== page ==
Before we dive in, some history. Back in 1994, Revolution Software, the UK studio behind the Broken Sword series, released a point-and-click adventure called Beneath a Steel Sky. Set in a future Australia, it followed the adventures of Robert Foster, an outback wanderer who found himself stranded in the dystopian Union City. The game was notable for the involvement of Dave Gibbons, the artist behind Alan Moore’s Watchmen comics, and it was a commercial and critical success.
Beneath a Steel Sky could have easily been forgotten, one of those adventure game curios that we occasionally dig out of the archives to fondly remember. But for years it’s been one of the games people receive for free when they sign up for GOG.com, which has kept its heart beating. Not to mention a recent mobile port, which lets you play the thing on a modern smartphone.
Between this and the Broken Sword series’ appearance on phones, Revolution has always been great at keeping its beloved old games alive.
Fast forward 25 years and Beneath a Steel Sky has developed something of a cult following. It’s a deeply strange game, being a curious mix of bleak urban dystopia and Python-esque British humour. Despite the Australian setting, the people you meet are mostly English northerners—and the hero, Foster, has an American accent for some reason. But despite this dizzying tonal inconsistency, it’s a very good adventure game. I especially liked the ability to implant your AI pal Joey’s brain into various different robot bodies.
Union City flips familiar dystopian city tropes, with the wealthy and privileged living in the lower levels and the poor being confined to the upper levels, where an endless sea of factories belches black smoke into the sky.
Rigid and unfair class systems were a big theme in Beneath a Steel Sky, and you can expect a continuation of that. In the first game Foster begins at the very top of Union City after a helicopter crash.
In the sequel, titled Beyond a Steel Sky, he starts his adventure at the front gate and has to find a way in.
Sky's the limit
Beyond a Steel Sky is fully 3D, with a third-person viewpoint, and Revolution has developed a graphics technology designed to mimic the distinctive style of Gibbons, who is back on board again as art director. The only location revealed so far is the entrance to the city, but it’s an impressive sight—a colossal gate with skyscrapers stretching endlessly into the stark, blue desert sky.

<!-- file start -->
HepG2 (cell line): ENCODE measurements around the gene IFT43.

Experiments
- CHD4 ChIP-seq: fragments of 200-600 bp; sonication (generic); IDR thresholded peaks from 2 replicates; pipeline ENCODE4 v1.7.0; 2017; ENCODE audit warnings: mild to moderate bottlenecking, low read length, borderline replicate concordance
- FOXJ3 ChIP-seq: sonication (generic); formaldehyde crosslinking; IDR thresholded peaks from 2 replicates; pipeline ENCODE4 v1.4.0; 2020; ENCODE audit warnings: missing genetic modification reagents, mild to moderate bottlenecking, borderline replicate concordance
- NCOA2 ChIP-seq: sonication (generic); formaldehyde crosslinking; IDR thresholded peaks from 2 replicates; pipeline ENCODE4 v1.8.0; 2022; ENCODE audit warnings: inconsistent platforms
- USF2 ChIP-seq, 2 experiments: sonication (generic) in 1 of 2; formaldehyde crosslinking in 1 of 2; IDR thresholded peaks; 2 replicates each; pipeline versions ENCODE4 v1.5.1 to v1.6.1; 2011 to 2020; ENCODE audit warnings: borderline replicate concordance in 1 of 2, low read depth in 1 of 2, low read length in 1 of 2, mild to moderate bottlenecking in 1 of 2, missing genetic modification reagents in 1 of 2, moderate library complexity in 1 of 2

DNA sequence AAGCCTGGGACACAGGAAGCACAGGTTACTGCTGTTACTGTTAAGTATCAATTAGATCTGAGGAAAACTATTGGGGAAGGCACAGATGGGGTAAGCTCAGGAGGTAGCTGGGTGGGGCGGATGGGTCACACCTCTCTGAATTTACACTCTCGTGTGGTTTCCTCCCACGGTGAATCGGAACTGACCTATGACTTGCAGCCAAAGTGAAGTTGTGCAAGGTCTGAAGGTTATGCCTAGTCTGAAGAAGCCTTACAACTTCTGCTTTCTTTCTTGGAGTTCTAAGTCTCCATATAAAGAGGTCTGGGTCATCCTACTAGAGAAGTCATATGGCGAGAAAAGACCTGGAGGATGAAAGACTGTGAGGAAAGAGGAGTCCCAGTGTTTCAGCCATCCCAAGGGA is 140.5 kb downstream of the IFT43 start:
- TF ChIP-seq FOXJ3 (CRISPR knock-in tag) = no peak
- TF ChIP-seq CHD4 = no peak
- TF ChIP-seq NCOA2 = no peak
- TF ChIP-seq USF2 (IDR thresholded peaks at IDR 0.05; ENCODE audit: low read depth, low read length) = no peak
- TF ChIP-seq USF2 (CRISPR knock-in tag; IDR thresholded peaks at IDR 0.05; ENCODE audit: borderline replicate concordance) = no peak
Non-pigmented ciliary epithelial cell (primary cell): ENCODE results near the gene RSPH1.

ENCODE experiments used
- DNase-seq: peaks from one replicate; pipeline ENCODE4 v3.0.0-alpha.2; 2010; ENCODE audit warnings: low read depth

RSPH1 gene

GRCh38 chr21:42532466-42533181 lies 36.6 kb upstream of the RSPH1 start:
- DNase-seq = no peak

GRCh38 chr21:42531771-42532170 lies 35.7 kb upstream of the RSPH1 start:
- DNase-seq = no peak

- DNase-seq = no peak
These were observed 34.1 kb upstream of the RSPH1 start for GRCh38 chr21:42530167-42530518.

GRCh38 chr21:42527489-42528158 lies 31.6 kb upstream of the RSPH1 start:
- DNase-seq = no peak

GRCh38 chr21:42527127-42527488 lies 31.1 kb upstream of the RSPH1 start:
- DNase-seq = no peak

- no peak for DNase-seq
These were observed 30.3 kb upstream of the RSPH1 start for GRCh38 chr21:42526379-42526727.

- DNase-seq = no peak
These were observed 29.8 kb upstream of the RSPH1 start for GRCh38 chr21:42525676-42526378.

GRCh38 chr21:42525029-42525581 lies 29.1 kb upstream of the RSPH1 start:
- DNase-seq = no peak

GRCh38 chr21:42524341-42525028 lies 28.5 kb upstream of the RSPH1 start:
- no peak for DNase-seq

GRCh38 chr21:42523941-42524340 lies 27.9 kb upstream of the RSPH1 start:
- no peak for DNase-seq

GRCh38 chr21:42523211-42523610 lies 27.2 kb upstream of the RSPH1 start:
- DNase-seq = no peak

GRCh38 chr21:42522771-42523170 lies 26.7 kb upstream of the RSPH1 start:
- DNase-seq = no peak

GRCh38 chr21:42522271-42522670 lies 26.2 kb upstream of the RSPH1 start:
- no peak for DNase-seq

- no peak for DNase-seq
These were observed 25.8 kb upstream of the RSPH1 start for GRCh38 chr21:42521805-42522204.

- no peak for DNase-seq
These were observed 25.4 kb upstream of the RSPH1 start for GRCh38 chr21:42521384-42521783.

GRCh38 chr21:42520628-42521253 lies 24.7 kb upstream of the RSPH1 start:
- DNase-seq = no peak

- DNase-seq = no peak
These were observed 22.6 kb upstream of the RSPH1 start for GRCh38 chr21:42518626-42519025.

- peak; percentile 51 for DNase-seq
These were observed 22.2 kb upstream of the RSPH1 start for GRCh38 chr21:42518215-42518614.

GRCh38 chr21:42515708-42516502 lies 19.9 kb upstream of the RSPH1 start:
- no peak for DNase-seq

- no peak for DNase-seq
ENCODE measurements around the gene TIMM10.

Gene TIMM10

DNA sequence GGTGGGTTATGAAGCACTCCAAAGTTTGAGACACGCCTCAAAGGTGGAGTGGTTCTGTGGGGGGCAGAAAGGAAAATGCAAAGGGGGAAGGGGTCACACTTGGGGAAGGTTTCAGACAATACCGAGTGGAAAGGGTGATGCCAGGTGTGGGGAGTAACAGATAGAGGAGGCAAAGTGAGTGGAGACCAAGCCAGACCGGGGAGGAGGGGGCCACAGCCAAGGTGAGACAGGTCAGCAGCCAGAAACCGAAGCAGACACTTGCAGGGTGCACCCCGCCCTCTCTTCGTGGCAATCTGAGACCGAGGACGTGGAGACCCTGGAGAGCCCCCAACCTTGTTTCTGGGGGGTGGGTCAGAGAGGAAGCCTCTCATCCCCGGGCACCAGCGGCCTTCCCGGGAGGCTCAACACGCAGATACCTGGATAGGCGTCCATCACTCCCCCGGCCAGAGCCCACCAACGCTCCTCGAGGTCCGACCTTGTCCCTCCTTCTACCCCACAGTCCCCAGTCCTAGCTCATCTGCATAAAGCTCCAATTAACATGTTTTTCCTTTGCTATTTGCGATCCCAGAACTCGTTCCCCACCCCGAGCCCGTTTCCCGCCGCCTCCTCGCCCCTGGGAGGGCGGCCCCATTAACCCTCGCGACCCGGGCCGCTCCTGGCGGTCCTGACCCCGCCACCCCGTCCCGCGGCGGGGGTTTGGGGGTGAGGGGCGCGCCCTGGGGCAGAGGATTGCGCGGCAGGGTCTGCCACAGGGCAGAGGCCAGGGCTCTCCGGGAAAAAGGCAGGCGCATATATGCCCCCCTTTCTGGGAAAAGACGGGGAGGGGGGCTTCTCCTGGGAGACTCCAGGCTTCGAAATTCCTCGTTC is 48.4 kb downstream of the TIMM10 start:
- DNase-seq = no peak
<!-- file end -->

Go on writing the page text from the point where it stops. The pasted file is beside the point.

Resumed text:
The light-hearted tone of the original game has been retained, too. This isn’t some bleak, rain-sodden Blade Runner vision of the future. It’s bright and colourful, with expressive characters rendered in a bold comic book style.
A benevolent AI, strongly hinted to be Joey from the first game, is running the city now, but this being an adventure game, finding your way in involves more than just dropping your old pal a WhatsApp. Revolution is still an adventure-game designer at heart, and Beyond a Steel Sky will be heavy on puzzles, conversations, and exploration.
Dialogue is presented similar to Mass Effect, with a selection of options to choose from—a pretty standard affair with lines marked as to whether they’ll progress the story or just provide background info and gags. But Beyond has a few fresh ideas up its sleeve too, including a new version of its Virtual Theatre system.
Sorry, more history. Revolution’s first few games, including Lure of the Temptress and Beneath a Steel Sky, used a technology called Virtual Theatre that introduced some basic simulation elements to the traditional adventure game format. This meant that some characters would have routines, and would only appear in certain places at certain times. It was pretty basic stuff, but it made the world feel more alive.
In most adventure games characters just stand in one place waiting for you to talk to them, here they moved around, and Revolution is taking this concept a step further in Beyond.
Spanner in the works